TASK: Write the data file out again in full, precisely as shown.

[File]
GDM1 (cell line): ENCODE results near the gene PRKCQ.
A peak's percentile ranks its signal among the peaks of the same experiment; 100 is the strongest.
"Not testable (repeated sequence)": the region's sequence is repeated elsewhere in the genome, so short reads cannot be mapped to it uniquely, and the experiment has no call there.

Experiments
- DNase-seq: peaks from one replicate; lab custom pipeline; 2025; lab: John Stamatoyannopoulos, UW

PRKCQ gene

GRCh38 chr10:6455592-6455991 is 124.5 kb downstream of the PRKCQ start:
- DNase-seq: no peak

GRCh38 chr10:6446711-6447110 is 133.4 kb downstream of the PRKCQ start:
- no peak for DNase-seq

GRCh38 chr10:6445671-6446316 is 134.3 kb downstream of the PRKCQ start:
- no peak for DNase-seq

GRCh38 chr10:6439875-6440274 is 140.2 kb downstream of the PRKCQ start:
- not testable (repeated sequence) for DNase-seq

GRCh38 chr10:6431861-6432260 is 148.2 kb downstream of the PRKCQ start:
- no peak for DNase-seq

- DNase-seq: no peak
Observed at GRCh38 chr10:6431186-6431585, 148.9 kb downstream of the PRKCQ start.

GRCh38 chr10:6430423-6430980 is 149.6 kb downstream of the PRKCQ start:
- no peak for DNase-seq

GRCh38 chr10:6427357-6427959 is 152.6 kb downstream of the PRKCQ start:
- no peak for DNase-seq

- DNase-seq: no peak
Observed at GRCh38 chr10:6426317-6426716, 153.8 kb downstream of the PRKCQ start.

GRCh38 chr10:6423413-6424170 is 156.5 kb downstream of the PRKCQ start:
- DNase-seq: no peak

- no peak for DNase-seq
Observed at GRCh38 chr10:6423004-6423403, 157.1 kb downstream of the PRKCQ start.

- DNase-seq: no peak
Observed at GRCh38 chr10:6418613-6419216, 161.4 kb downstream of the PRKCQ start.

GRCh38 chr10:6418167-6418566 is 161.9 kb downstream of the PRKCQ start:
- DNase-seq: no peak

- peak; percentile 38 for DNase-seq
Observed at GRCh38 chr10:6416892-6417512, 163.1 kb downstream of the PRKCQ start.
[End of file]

GDM1 (cell line): ENCODE results near the gene PRKCQ.
A peak's percentile ranks its signal among the peaks of the same experiment; 100 is the strongest.
"Not testable (repeated sequence)": the region's sequence is repeated elsewhere in the genome, so short reads cannot be mapped to it uniquely, and the experiment has no call there.

Experiments
- DNase-seq: peaks from one replicate; lab custom pipeline; 2025; lab: John Stamatoyannopoulos, UW

PRKCQ gene

GRCh38 chr10:6455592-6455991 is 124.5 kb downstream of the PRKCQ start:
- DNase-seq: no peak

GRCh38 chr10:6446711-6447110 is 133.4 kb downstream of the PRKCQ start:
- no peak for DNase-seq

GRCh38 chr10:6445671-6446316 is 134.3 kb downstream of the PRKCQ start:
- no peak for DNase-seq

GRCh38 chr10:6439875-6440274 is 140.2 kb downstream of the PRKCQ start:
- not testable (repeated sequence) for DNase-seq

GRCh38 chr10:6431861-6432260 is 148.2 kb downstream of the PRKCQ start:
- no peak for DNase-seq

- DNase-seq: no peak
Observed at GRCh38 chr10:6431186-6431585, 148.9 kb downstream of the PRKCQ start.

GRCh38 chr10:6430423-6430980 is 149.6 kb downstream of the PRKCQ start:
- no peak for DNase-seq

GRCh38 chr10:6427357-6427959 is 152.6 kb downstream of the PRKCQ start:
- no peak for DNase-seq

- DNase-seq: no peak
Observed at GRCh38 chr10:6426317-6426716, 153.8 kb downstream of the PRKCQ start.

GRCh38 chr10:6423413-6424170 is 156.5 kb downstream of the PRKCQ start:
- DNase-seq: no peak

- no peak for DNase-seq
Observed at GRCh38 chr10:6423004-6423403, 157.1 kb downstream of the PRKCQ start.

- DNase-seq: no peak
Observed at GRCh38 chr10:6418613-6419216, 161.4 kb downstream of the PRKCQ start.

GRCh38 chr10:6418167-6418566 is 161.9 kb downstream of the PRKCQ start:
- DNase-seq: no peak

- peak; percentile 38 for DNase-seq
Observed at GRCh38 chr10:6416892-6417512, 163.1 kb downstream of the PRKCQ start.